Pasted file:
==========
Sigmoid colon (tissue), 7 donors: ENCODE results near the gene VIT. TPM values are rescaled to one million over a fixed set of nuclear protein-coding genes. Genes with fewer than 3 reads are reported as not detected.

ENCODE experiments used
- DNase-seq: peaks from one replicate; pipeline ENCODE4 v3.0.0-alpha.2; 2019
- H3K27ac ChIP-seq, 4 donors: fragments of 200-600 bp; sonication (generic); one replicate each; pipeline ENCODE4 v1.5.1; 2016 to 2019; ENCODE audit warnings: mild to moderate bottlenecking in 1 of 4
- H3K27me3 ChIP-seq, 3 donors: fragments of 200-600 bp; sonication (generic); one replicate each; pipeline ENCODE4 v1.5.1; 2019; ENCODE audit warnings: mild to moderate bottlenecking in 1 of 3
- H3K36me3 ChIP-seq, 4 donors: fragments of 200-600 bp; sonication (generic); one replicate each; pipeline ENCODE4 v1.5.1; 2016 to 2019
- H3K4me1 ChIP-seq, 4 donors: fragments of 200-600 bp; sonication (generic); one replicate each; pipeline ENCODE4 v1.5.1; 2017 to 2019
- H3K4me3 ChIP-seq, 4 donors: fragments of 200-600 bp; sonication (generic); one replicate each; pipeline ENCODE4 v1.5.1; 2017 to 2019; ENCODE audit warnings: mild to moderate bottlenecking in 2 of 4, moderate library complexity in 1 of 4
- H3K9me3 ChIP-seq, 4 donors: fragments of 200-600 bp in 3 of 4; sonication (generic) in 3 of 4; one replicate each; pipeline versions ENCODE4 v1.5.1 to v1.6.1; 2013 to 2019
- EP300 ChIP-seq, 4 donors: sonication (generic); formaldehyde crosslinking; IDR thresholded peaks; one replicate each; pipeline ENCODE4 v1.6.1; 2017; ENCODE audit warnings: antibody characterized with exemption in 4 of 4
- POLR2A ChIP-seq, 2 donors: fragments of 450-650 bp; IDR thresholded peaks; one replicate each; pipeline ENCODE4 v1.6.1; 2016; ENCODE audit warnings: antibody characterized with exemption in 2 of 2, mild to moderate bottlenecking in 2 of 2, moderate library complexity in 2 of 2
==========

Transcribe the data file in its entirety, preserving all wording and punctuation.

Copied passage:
Sigmoid colon (tissue), 7 donors: ENCODE results near the gene VIT. TPM values are rescaled to one million over a fixed set of nuclear protein-coding genes. Genes with fewer than 3 reads are reported as not detected.

ENCODE experiments used
- DNase-seq: peaks from one replicate; pipeline ENCODE4 v3.0.0-alpha.2; 2019
- H3K27ac ChIP-seq, 4 donors: fragments of 200-600 bp; sonication (generic); one replicate each; pipeline ENCODE4 v1.5.1; 2016 to 2019; ENCODE audit warnings: mild to moderate bottlenecking in 1 of 4
- H3K27me3 ChIP-seq, 3 donors: fragments of 200-600 bp; sonication (generic); one replicate each; pipeline ENCODE4 v1.5.1; 2019; ENCODE audit warnings: mild to moderate bottlenecking in 1 of 3
- H3K36me3 ChIP-seq, 4 donors: fragments of 200-600 bp; sonication (generic); one replicate each; pipeline ENCODE4 v1.5.1; 2016 to 2019
- H3K4me1 ChIP-seq, 4 donors: fragments of 200-600 bp; sonication (generic); one replicate each; pipeline ENCODE4 v1.5.1; 2017 to 2019
- H3K4me3 ChIP-seq, 4 donors: fragments of 200-600 bp; sonication (generic); one replicate each; pipeline ENCODE4 v1.5.1; 2017 to 2019; ENCODE audit warnings: mild to moderate bottlenecking in 2 of 4, moderate library complexity in 1 of 4
- H3K9me3 ChIP-seq, 4 donors: fragments of 200-600 bp in 3 of 4; sonication (generic) in 3 of 4; one replicate each; pipeline versions ENCODE4 v1.5.1 to v1.6.1; 2013 to 2019
- EP300 ChIP-seq, 4 donors: sonication (generic); formaldehyde crosslinking; IDR thresholded peaks; one replicate each; pipeline ENCODE4 v1.6.1; 2017; ENCODE audit warnings: antibody characterized with exemption in 4 of 4
- POLR2A ChIP-seq, 2 donors: fragments of 450-650 bp; IDR thresholded peaks; one replicate each; pipeline ENCODE4 v1.6.1; 2016; ENCODE audit warnings: antibody characterized with exemption in 2 of 2, mild to moderate bottlenecking in 2 of 2, moderate library complexity in 2 of 2